I grew up with my Father telling me to do the right thing, for the right reason. For the longest time, I parroted it, not fully grasping the implications of it; i.e. what it truly meant and why it was important. Lately, that’s changed.
Since roughly last year October*, I’ve been on a new leg of my now 8 year long journey. That is – being able to live with who I am and slowly changing the parts of myself, with which I find difficult to live. As I’ve accumulated success and experience with women, I’ve not been the most moral or upright person. In fact, I describe it as having been a snake. I’ve not gone around selling people bridges or snake oil or gone around lying to everyone I know. But I have been very inwardly focused, selfish, and unfaithful when I dated. I lived almost entirely for myself, my own enjoyment, and my own satisfaction. If you ask me if I am or was a bad guy, I’d probably have a hard time giving you a straight answer. But what I can honestly say, is that on some level I was not satisfied with who I was. In fact, I was downright disappointed in who I had become. Though I attained success with women, it seemed as if I unwittingly traded something for it and came out worse for it. I’ve been trying to rectify that, by doing the right thing for the right reason, whether it meant telling a future girlfriend my past history or a current one, before we had sex, that I had HPV, and losing her in the process.
One of the ways my Father explained why he always sought to do the right thing for the right reason, was so that his conscience was clear no matter what happened. So that he had no trouble sleeping. So that in his mind, he was at peace with himself, regardless of what happens. That’s not to say he’s rolled over in the name of his principles, but he has paid a high personal price at times, for this modus-operandi.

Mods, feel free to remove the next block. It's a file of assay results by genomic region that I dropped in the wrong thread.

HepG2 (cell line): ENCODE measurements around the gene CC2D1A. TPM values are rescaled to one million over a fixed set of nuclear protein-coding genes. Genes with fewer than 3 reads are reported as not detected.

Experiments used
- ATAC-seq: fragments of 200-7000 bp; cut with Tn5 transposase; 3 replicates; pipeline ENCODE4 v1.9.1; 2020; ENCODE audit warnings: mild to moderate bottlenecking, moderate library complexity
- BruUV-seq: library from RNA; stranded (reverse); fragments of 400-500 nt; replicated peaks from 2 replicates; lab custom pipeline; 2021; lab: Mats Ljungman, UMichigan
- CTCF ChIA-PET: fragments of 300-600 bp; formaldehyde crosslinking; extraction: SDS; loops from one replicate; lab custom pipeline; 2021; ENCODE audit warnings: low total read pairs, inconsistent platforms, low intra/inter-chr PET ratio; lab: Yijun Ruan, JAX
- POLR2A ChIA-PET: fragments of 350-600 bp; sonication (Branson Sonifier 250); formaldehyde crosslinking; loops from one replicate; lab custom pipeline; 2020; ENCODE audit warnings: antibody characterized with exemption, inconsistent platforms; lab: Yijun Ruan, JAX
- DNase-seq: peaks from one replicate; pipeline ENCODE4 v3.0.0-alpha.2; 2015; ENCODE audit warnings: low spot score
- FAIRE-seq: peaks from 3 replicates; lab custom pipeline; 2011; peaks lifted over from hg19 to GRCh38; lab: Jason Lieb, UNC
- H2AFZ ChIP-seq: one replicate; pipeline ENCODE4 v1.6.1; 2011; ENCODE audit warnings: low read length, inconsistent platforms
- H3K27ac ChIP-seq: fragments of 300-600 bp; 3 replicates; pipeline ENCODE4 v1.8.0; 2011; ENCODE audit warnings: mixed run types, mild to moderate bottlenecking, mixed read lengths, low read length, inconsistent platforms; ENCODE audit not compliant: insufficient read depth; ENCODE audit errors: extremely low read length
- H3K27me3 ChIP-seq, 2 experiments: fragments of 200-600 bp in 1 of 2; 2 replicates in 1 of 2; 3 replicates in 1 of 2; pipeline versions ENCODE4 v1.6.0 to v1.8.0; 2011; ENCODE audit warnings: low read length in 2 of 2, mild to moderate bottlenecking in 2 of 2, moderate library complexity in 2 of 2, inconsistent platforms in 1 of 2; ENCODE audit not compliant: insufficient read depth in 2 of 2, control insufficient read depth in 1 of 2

I’ve noticed while watching my Father is that his character is near unassailable; impossible to be assassinated. A reputation for doing the right thing, for the right reason, has formed his shield and sword, at times, when he’s had to battle unscrupulous people in the realm of business. In my own family, everyone assumes the best of my Father as he’s proved himself, time and time again. In my own eyes, I’ve not laid witness to him breaking his principles of doing the right thing for the right reason ever.
Lastly – it seems like doing the right thing for the right reason has a cost up front that makes it difficult to do. But as you keep doing the right thing for the right reason, the cost gets lower; it gets easier to do. Eventually it gets to the point where it’s habit, and the cost is near non-existent, as far as you’re concerned, for the benefits far outweigh the drawbacks, after enough time. In short, doing good rarely pays off in the short term, but pays handsomely in the long term.
Conversely, doing the wrong thing for the wrong reason carries a small cost, if any up front. But over time, it gets more and more costly. Often times, you do not know you’re paying for the negative consequences and outcomes until it stabs you in the back or bites you in the ass at the most inconvenient time (sounds like credit card debt). As you get further and further set in your ways, you either reap what you have sown and it’s painful, or you can kick the can down the road, double down on your ways, only to pay up later, and even more than you can fathom. It’s a vicious cycle that’s difficult to get out of, as you pay a price no matter what. The hit to your reputation and the difficulty of changing habits, will be with you long after you make the right decision.
*Inspired by the advise I’ve had in conversation with Ace and conversations I’ve had with my Father.